President Obama’s approach to foreign policy is now clear. The open hand of friendship is just for our enemies; friends get screwed. The list of countries we’ve screwed was already pretty long (Brazil, Canada, China, Colombia, the Czech Republic, Honduras, Israel, Mexico, Norway, Poland, and the UK), and now we can add Georgia:
Forty-seven world leaders are Barack Obama’s guests in Washington Tuesday at the nuclear security summit. Obama is holding bilateral meetings with just 12 of them. . . One of those left out was Mikheil Saakashvili, president of Georgia, who got a phone call from Obama last week instead of a meeting in Washington. His exclusion must have prompted broad smiles in Moscow, where Saakashvili is considered public enemy no. 1 — a leader whom Russia tried to topple by force in the summer of 2008. . .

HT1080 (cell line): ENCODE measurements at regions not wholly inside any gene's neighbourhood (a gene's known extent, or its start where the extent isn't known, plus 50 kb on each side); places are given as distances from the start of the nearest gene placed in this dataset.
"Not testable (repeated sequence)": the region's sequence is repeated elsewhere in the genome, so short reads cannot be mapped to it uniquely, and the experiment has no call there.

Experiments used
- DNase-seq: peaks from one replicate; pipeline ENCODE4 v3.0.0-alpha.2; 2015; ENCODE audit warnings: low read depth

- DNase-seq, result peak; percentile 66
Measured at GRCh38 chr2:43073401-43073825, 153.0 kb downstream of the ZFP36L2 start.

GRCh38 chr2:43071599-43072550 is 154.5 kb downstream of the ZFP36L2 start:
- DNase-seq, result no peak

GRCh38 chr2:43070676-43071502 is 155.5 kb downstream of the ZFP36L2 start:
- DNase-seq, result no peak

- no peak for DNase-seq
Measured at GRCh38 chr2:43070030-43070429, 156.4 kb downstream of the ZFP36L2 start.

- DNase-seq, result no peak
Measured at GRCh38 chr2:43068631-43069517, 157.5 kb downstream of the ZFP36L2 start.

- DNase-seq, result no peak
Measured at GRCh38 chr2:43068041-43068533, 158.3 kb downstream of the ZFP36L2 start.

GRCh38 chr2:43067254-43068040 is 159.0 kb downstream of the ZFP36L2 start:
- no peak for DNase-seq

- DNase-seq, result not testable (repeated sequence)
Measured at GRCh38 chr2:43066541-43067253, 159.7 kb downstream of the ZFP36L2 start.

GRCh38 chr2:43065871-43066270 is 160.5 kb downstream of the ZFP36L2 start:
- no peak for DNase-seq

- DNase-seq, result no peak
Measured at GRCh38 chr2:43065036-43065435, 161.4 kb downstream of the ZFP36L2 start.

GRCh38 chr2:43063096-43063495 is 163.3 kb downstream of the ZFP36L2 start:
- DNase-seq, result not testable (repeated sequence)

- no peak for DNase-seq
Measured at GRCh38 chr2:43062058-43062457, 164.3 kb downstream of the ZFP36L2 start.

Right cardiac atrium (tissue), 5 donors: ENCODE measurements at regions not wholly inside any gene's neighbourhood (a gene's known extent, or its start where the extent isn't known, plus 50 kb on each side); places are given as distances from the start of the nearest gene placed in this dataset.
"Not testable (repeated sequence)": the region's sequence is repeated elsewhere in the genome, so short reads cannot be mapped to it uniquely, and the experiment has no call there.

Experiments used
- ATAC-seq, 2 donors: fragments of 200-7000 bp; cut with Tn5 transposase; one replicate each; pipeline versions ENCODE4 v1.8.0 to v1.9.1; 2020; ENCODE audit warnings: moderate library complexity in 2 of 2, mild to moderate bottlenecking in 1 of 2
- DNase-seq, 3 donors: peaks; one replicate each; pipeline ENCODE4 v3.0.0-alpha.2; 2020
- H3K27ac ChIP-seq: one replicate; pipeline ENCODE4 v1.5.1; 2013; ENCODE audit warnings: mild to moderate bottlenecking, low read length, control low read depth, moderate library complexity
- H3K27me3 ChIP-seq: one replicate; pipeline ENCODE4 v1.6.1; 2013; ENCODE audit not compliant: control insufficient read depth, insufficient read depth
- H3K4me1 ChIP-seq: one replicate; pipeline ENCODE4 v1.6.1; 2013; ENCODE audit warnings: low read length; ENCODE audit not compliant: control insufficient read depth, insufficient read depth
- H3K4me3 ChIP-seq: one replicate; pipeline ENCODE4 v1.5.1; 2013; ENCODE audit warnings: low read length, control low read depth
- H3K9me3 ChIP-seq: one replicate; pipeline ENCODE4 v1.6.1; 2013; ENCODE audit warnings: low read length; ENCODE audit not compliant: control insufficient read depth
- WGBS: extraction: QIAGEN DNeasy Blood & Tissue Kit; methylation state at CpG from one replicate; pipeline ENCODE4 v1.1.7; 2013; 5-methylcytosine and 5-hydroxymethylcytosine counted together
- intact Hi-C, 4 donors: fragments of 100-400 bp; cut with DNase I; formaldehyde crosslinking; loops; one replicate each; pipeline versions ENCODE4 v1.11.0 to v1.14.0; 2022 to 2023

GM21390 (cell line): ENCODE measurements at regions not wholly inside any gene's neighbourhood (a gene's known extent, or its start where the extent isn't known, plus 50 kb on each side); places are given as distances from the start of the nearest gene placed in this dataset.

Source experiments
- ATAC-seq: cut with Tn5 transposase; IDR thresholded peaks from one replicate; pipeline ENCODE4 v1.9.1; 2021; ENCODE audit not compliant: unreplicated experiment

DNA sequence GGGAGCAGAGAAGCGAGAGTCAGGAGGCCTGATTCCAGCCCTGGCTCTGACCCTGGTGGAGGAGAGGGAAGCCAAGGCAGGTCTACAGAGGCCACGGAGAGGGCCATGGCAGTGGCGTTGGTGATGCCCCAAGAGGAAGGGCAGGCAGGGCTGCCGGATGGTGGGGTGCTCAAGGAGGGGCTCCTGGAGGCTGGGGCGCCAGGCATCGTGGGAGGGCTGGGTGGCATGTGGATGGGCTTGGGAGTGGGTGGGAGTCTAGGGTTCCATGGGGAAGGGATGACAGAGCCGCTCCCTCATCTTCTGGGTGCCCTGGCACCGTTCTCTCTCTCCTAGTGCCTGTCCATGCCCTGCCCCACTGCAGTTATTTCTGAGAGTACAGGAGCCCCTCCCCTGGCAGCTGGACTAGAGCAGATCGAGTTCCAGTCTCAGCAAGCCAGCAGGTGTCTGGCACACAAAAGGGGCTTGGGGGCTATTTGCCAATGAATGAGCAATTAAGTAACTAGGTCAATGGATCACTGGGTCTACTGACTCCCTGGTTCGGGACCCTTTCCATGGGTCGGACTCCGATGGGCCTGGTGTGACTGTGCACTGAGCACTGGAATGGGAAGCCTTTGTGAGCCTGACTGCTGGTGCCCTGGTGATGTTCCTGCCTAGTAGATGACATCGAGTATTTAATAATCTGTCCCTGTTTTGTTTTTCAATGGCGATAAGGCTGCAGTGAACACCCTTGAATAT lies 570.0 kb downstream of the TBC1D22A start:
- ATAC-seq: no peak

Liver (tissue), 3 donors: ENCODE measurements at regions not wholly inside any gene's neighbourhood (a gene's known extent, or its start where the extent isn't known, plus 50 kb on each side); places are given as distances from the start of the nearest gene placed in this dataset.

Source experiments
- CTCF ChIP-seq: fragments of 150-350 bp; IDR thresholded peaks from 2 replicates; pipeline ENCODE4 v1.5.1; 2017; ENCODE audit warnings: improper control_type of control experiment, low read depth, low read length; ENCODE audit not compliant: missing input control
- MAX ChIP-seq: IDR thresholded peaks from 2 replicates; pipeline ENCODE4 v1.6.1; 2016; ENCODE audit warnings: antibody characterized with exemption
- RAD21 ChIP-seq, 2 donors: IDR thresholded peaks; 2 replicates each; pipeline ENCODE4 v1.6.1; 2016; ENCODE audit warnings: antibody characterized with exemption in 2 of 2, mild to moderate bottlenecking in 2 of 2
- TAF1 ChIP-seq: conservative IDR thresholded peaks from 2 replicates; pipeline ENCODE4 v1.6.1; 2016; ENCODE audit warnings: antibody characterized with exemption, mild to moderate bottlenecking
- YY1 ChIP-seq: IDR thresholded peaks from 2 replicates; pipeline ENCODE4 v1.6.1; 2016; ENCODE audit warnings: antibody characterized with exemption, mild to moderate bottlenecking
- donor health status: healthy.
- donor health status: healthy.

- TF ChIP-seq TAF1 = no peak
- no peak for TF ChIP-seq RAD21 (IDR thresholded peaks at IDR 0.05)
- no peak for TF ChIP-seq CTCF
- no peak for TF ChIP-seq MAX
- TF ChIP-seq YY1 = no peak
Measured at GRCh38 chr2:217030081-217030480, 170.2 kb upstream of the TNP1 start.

Saakashvili’s exclusion from the bilateral schedule is striking considering his strong support for U.S. interests, such as the wars in Iraq and Afghanistan. Georgia sent as many as 2,000 troops from its tiny army to Iraq. It will soon have nearly 1,000 in Afghanistan; 750 are being sent to fight under U.S. command. U.S. envoy Richard Holbrooke noted last month that Georgia’s per capita troop contribution would be the highest of any country in the world.
Obama thanked Saakashvili for that help in their phone call last week. But according to a Georgian account of the call, Obama didn’t say anything about Georgia’s aspiration to join NATO, or about Georgia’s interest in buying defensive weapons from the United States.
(Via Hot Air.)